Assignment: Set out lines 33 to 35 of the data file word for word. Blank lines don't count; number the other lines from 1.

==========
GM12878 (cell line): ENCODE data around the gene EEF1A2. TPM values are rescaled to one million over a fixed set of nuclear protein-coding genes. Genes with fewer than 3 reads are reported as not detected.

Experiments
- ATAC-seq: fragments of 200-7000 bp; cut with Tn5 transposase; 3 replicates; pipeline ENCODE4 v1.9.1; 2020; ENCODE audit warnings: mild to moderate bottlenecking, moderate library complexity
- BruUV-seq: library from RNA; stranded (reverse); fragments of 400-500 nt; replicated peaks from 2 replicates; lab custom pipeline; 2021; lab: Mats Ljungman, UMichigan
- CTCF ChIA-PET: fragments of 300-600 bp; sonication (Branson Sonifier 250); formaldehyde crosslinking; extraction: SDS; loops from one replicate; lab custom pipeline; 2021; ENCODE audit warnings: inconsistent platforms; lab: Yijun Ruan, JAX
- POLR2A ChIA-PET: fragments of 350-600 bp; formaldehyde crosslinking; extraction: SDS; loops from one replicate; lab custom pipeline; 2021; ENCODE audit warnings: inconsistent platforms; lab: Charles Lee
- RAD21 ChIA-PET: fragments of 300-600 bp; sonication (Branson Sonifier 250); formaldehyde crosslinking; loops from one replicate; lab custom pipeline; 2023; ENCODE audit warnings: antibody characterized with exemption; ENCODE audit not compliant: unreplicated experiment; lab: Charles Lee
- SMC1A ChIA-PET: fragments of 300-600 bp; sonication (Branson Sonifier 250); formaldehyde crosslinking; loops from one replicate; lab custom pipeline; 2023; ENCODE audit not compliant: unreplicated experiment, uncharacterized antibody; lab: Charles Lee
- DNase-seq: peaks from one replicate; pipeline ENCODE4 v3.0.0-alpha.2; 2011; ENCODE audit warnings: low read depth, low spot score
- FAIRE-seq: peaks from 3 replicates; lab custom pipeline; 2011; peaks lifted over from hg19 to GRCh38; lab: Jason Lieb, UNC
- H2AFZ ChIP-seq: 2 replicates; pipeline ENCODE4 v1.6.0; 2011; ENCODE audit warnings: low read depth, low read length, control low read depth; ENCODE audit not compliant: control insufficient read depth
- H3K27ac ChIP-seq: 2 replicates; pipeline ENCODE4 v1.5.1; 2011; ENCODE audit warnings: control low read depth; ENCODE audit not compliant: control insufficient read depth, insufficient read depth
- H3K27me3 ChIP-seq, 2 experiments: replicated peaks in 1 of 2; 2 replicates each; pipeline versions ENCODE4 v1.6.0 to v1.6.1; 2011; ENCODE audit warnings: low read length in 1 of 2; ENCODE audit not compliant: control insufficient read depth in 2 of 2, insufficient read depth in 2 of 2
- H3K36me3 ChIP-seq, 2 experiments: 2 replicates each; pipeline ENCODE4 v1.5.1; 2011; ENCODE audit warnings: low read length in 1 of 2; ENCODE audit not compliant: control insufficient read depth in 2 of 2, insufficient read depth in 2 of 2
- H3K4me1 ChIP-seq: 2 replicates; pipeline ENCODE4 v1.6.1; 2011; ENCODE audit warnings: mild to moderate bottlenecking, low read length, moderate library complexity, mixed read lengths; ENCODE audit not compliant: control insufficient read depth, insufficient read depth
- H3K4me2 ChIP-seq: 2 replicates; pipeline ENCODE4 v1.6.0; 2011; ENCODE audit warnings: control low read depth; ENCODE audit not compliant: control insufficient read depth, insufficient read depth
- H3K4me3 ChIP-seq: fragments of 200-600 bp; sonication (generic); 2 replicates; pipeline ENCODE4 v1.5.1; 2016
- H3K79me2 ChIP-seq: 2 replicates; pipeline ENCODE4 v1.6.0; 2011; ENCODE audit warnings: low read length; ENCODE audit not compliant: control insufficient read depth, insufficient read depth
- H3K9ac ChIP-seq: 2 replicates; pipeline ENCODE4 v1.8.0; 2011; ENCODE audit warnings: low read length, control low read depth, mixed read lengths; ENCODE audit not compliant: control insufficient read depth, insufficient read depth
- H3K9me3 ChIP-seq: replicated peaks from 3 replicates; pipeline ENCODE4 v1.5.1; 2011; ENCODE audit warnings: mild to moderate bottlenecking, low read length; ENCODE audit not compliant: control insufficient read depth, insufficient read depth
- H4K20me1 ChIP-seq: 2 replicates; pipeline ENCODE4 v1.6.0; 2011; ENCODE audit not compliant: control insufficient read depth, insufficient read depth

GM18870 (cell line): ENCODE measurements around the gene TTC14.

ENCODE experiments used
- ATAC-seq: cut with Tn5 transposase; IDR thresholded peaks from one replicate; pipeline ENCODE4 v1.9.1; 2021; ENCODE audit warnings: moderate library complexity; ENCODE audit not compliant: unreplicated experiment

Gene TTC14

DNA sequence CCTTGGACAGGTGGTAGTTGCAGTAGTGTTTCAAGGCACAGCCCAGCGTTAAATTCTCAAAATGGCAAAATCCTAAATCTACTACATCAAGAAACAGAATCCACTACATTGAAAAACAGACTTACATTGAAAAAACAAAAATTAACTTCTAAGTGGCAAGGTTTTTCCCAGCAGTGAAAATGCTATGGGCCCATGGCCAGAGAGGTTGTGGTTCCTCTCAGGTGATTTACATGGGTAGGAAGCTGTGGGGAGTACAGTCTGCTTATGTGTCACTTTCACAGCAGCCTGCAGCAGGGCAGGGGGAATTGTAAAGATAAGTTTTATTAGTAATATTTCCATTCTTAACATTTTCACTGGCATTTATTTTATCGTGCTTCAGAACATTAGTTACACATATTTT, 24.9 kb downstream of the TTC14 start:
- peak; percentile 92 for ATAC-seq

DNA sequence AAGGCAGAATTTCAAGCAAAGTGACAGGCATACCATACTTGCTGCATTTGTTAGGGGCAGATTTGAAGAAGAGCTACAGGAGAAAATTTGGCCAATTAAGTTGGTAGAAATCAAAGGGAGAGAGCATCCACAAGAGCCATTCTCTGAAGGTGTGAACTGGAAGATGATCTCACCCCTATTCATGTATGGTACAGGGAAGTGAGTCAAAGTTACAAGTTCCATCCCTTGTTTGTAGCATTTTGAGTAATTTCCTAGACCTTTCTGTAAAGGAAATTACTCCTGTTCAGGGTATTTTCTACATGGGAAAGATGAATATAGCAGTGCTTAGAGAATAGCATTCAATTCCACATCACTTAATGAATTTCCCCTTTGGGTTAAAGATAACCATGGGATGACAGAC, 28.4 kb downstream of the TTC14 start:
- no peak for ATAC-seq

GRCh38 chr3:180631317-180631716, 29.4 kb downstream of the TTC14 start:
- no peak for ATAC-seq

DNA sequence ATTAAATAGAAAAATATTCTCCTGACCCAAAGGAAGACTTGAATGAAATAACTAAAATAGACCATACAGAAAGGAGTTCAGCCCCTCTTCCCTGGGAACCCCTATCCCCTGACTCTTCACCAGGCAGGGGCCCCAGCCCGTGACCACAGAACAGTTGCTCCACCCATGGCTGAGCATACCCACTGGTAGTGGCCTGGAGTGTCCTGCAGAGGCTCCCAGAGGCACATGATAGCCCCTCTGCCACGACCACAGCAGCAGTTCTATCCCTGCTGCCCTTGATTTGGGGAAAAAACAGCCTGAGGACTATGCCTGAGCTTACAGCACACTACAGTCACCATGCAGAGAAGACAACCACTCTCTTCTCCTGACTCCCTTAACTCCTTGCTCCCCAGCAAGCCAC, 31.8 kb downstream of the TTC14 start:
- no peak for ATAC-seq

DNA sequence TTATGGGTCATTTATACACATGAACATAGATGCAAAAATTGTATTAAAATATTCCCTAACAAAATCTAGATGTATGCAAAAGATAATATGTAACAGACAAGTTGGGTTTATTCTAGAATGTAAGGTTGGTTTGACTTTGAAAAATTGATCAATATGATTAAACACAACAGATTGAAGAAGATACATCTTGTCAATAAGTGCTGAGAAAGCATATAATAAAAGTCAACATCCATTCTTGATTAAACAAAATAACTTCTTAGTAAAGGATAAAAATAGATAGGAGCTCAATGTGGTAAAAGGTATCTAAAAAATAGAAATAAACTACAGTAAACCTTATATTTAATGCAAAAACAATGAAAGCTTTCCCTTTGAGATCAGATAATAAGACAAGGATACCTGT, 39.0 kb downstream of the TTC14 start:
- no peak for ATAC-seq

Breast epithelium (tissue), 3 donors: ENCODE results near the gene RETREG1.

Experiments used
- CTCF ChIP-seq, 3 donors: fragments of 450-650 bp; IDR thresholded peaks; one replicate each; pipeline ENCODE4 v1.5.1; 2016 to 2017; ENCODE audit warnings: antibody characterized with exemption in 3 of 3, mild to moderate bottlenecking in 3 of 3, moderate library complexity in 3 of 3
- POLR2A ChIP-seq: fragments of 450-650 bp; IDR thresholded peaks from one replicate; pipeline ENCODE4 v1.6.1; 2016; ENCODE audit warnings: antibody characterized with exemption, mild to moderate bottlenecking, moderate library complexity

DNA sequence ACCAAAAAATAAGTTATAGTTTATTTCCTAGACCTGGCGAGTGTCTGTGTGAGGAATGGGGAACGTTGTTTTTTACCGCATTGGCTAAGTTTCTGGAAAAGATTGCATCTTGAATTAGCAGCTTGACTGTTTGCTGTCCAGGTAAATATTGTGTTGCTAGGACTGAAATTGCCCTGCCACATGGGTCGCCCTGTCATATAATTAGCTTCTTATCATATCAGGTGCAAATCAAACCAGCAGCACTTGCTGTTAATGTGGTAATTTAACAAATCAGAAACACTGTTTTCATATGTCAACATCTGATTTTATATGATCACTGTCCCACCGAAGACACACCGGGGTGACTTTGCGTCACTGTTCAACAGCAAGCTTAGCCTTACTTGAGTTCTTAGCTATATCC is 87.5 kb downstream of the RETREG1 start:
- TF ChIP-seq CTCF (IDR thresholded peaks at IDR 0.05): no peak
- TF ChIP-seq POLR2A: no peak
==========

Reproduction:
- no peak for ATAC-seq

DNA sequence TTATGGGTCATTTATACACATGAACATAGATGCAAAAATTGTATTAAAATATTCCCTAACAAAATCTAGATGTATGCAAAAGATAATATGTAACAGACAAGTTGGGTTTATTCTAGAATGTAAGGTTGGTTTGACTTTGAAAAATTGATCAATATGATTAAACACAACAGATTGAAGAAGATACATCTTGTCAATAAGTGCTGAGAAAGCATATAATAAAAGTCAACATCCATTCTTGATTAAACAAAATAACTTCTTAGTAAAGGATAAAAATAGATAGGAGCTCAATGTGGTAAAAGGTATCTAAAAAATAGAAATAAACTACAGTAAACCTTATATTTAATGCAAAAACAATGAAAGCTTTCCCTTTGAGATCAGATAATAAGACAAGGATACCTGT, 39.0 kb downstream of the TTC14 start:
- no peak for ATAC-seq